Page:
The Media and Information Commission (MIC) said reporters, newspapers and foreign news agencies would need to apply for new licences by December 31 if they want to operate for another year….

Source: Zimbabwe Situation, The (ZW)
Link to source: http://www.zimbabwesituation.com/dec19_2007.html

SADC standards breached

  • 2.1.3: Political tolerance;
  • 4.1.1: Constitutional and legal guarantees of freedom and rights of citizens
  • 4.1.2: Conducive environment for free, fair and peaceful elections
  • 7.4: [The member state holding elections shall] Safeguard the human and civil liberties of all citizens …
  • 7.8: [The member state holding elections shall] Ensure the transparency and integrity of the entire electoral process …

Political Violence Report Nov 2007
Source Date: 20-12-2007

On 5 November 98 members of WOZA were arrested during a protest outside the Parliament building in Harare. A deputation drawn from the membership began a protest to press for an end to violence.

Members also wanted to express their commitment to repealing of the Public Order Security Act (POSA) and the Access to Information and Protection of Privacy Act (AIPPA).

As the procession was to arrive at Parliament, the Riot Squad, based at Africa Unity Square, intercepted it and began to beat the peaceful activists. Some of their members were later taken to Harare Central Police Station where they were reportedly held for 7 hours before being released without charge.

On 22 November, 23 members of NCA were severely assaulted and some allegedly tortured after an attempt to demonstrate close to the motorcade of South African President Thabo Mbeki on his visit to Harare. The protestors were demonstrating against the recent Constitutional Amendment No 18 Bill. …

The total number of human rights violations recorded between 1 January and 30 November - comprising abductions/kidnapping, assault, death threats, displacement, freedom of expression/association, murder, political discrimination and intimidation, property related, torture, unlawful arrest and unlawful detention - was 8 569.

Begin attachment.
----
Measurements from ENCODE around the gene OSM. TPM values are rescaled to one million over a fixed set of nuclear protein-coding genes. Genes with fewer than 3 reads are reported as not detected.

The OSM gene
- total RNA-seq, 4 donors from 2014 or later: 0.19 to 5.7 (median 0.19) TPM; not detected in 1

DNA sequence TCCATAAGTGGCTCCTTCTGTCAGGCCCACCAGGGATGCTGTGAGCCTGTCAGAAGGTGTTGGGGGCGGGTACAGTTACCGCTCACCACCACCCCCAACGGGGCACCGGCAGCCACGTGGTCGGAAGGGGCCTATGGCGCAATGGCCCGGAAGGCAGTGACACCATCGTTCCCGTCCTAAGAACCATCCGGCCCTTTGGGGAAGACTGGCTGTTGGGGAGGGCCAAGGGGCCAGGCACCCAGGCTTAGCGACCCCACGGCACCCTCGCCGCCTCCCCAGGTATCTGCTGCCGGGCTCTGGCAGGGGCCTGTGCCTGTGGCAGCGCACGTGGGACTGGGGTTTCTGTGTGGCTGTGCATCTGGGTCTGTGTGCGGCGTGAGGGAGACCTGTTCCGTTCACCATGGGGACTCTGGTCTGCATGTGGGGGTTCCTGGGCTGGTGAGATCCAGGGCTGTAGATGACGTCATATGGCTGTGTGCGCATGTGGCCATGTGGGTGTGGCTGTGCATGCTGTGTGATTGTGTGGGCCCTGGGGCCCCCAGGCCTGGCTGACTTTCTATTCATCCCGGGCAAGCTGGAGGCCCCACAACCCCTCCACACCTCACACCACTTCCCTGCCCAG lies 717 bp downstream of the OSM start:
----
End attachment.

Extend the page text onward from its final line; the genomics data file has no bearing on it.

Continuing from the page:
Identified perpetrators: The Zimbabwe Republic Police and the riot squad

Source: Zimbabwe Human Rights NGO Forum
Link to source: www.hrforumzim.com

SADC standards breached

  • 2.1.1: Full participation of the citizens in the political process;
  • 2.1.2: Freedom of association;
  • 2.1.3: Political tolerance;
  • 4.1.2: Conducive environment for free, fair and peaceful elections
  • 7.4: [The member state holding elections shall] Safeguard the human and civil liberties of all citizens …
  • 7.8: [The member state holding elections shall] Ensure the transparency and integrity of the entire electoral process …
  • 7.9: [The member state holding elections shall] Encourage the participation of women, disabled and youth in all aspects of the electoral process …

Police deny MDC MP Chamisa permission to hold graduation party
Source Date: 19-12-2007

Zimbabwe Republic Police barred MDC legislator for Kuwadzana, Nelson Chamisa, from holding his graduation celebration gala which had been set for this weekend in his constituency.

The police denied him permission to hold the rally arguing that he needed to seek permission under the Public Order and Security Act (POSA), which prohibits the gathering of more than four people.

Since 2000 the Zimbabwe government has been using POSA to break up opposition rallies and to prevent political meetings organised by political parties and civic groups.

Addendum: Chamisa was subsequently given permission on condition no one mentioned the name of President Robert Mugabe or made political statements.

Identified victims: Nelson Chamisa, MDC legislator for Kuwadzana

Source: Zimbabwean, The (ZW)
Link to source: http://www.zimbabwesituation.com/dec20_2007.html

SADC standards breached

  • 2.1.2: Freedom of association;
  • 2.1.3: Political tolerance;
  • 4.1.2: Conducive environment for free, fair and peaceful elections

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With Labor Talks Under Way, Zimbabwe Hospital Residents Back To Work

VOA

By Carole Gombakomba
Washington
01 January 2008

Some of Zimbabwe's striking junior hospital doctors were back at work on
Tuesday as their representatives pursued discussions with government
authorities, mitigating the impact of a two-week strike that crippled state
hospitals in Harare and Bulawayo.

Some 350 hospital residents had been withholding their services over pay and
poor working conditions at Harare Hospital and Parirenyatwa Hospital in
Harare, and Mpilo Hospital and United Bulawayo Hospitals in the country's
second-largest city.

Sources said nurses were still off the job, many citing a lack of funds for
transport.

Authorities have adopted a more conciliatory stance in dispute. Health
Minister David Parirenyatwa told the state-controlled Sunday Mail newspaper
that the government is “always looking at ways of improving the conditions